Why do most software producers follow principles of manufacturing that are effectively identical to makers of, say, whistles? Exampli gratia: Acme Whistles.
These guys have been making whistles - yes, whistles - since the mid-19th century. Originally a side-business for a former farm worker turned tinkerer, Acme Whistles are made to serve a surprisingly large variety of distinct whistling needs.
Yes, differerent sorts of people have very different requirements when it comes to a whistle - soccer refs have different whistle needs than policemen than dog trainers than duck hunters, right? Why should they be obliged to use the same whistle?
Their ability to deliver the right product to the right user at the right price - following a unique design and marketing sensibility - distinguishes them in an otherwise invisible marketplace.
Applied to the software world, why can't we make products tailored to the specific needs of different users? And not just once - all the time, over and over, and lightning-fast? We're not bound by the same manufacturing limitations as a whistle manufacturer, are we? We don't have to build completely different products to meet the needs of different buyers?
But wait. That's how most software is built.
When your packaging (and by association, pricing) is embodied in the physical design of your software - when you have to create a separate binary for each unique feature combination you want to ship under a unique "edition" name, you're making whistles.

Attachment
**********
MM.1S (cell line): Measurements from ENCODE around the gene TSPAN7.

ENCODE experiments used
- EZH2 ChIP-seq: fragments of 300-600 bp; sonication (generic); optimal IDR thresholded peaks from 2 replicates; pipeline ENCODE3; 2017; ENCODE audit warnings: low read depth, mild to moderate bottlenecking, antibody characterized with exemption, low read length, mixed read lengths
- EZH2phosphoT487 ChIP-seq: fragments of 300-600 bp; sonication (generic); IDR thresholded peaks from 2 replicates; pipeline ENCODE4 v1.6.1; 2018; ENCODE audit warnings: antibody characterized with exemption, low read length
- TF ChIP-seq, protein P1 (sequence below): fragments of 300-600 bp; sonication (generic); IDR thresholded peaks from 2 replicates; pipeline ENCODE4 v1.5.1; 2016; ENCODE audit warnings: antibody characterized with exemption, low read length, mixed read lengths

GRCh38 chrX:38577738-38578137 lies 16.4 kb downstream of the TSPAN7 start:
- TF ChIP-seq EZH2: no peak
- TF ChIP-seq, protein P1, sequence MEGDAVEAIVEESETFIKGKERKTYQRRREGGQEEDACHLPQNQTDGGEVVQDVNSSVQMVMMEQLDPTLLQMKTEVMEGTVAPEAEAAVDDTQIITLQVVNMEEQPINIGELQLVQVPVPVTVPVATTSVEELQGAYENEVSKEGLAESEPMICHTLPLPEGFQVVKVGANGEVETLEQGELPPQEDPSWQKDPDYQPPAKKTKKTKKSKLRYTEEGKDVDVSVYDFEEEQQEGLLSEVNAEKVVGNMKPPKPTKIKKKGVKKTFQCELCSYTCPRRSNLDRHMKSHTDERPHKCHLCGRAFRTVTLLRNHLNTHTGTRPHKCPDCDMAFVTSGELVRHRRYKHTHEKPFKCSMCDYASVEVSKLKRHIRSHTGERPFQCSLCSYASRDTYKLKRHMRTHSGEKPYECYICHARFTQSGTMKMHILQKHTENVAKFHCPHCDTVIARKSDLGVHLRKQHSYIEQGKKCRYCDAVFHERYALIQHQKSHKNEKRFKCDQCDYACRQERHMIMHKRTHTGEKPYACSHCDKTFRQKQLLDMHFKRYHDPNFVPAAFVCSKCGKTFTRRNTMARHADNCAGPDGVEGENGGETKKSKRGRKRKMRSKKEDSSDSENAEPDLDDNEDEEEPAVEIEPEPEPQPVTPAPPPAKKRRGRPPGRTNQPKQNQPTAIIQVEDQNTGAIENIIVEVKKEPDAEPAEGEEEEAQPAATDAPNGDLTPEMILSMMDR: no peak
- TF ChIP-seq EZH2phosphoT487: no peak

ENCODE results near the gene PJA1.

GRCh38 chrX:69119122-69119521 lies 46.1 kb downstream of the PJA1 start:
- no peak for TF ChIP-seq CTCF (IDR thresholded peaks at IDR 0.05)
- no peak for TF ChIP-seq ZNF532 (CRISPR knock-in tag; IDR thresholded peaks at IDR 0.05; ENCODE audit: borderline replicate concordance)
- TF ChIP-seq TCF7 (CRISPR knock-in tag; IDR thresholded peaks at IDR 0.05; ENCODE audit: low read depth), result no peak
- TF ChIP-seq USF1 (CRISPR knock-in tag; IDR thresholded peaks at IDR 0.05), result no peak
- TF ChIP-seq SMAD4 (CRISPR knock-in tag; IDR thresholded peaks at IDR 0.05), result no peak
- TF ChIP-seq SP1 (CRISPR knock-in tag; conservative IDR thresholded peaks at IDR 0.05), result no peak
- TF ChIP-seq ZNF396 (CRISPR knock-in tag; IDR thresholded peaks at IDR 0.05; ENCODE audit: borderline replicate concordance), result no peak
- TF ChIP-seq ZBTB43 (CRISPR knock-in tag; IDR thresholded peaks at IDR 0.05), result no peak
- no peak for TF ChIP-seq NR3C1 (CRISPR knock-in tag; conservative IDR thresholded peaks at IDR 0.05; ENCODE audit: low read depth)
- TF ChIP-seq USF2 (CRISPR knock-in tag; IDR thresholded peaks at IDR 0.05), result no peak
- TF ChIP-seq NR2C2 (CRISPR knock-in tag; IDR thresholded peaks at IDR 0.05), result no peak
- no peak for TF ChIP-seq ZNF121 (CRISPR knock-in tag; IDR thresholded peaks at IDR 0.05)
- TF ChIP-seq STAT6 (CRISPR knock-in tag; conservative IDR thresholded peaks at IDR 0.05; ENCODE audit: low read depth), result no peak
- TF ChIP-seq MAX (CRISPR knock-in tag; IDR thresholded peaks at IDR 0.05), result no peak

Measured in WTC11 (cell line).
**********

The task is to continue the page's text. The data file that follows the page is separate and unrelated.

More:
When you have to stop the manufacturing process every time marketing walks into the shop with a new wacky way for users to use your product - whether it's "we need a demonstration version" or "a version with only these features that times out in a week unless you buy it, in which case it has these features, unless you upgrade it in which case it has all features". . .
. . .you're making whistles.
(More often than not, development tells marketing to "wait for the next release". By which time the customer - and in many cases the opportunity - have gone away)
When you've got nine different licensing schemes and your head of sales wants to offer a "solution" that combines all nine of them under a single license, and you decide the only way to do it fast enough is to define a manual "workflow" for generating new licenses for the constituent products and matching them with the new "master" license and another manual "workflow" to register sales (and upgrades and license transfers) with the different ERP and CRM systems that those point products are integrated with. . .
. . .yup, you're making whistles. Complicated whistles at that.
The solution isn't to do away with packaged software and go all SaaSy. Software producers need to embrace the fundamental right granted them by their Creator to reject a manufacturing process that Henry Ford would recognize, and that Deming would applaud.
If you can decouple the product definition and development steps from the product pricing and packaging steps, you're on the right path.
If you can get your development team to make everything they build "change ready" from the very beginning, you can break the linear process mindset that keeps so many software producers mired in the 19th century.
Because unlike whistles, the software package is a fluid thing that should draw from a common well of functions. The package is whatever combination of features that make sense for a given customer - priced based on the usage model that they'll embrace.